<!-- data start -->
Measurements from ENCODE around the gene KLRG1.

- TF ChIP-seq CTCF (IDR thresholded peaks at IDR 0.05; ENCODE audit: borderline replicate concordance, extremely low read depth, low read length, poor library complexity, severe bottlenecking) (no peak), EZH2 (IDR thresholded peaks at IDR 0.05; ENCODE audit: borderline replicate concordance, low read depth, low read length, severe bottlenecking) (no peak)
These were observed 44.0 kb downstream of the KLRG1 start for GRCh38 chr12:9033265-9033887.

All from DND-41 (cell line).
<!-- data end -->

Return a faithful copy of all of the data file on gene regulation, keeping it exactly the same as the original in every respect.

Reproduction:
Measurements from ENCODE around the gene KLRG1.

- TF ChIP-seq CTCF (IDR thresholded peaks at IDR 0.05; ENCODE audit: borderline replicate concordance, extremely low read depth, low read length, poor library complexity, severe bottlenecking) (no peak), EZH2 (IDR thresholded peaks at IDR 0.05; ENCODE audit: borderline replicate concordance, low read depth, low read length, severe bottlenecking) (no peak)
These were observed 44.0 kb downstream of the KLRG1 start for GRCh38 chr12:9033265-9033887.

All from DND-41 (cell line).